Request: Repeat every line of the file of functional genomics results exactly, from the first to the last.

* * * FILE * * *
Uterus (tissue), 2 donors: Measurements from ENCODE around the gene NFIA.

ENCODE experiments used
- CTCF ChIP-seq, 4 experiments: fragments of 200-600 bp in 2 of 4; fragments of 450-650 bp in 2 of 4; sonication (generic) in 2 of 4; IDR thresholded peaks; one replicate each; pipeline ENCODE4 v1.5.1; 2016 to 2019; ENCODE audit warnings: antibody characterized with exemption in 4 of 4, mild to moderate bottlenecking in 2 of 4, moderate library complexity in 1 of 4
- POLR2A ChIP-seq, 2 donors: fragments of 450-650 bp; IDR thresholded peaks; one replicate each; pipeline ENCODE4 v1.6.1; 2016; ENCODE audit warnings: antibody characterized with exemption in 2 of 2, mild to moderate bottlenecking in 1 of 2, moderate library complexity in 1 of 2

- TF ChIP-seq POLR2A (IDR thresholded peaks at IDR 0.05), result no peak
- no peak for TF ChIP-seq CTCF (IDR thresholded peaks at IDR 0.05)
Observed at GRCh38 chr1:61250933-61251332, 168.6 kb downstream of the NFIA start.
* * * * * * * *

Uterus (tissue), 2 donors: Measurements from ENCODE around the gene NFIA.

ENCODE experiments used
- CTCF ChIP-seq, 4 experiments: fragments of 200-600 bp in 2 of 4; fragments of 450-650 bp in 2 of 4; sonication (generic) in 2 of 4; IDR thresholded peaks; one replicate each; pipeline ENCODE4 v1.5.1; 2016 to 2019; ENCODE audit warnings: antibody characterized with exemption in 4 of 4, mild to moderate bottlenecking in 2 of 4, moderate library complexity in 1 of 4
- POLR2A ChIP-seq, 2 donors: fragments of 450-650 bp; IDR thresholded peaks; one replicate each; pipeline ENCODE4 v1.6.1; 2016; ENCODE audit warnings: antibody characterized with exemption in 2 of 2, mild to moderate bottlenecking in 1 of 2, moderate library complexity in 1 of 2

- TF ChIP-seq POLR2A (IDR thresholded peaks at IDR 0.05), result no peak
- no peak for TF ChIP-seq CTCF (IDR thresholded peaks at IDR 0.05)
Observed at GRCh38 chr1:61250933-61251332, 168.6 kb downstream of the NFIA start.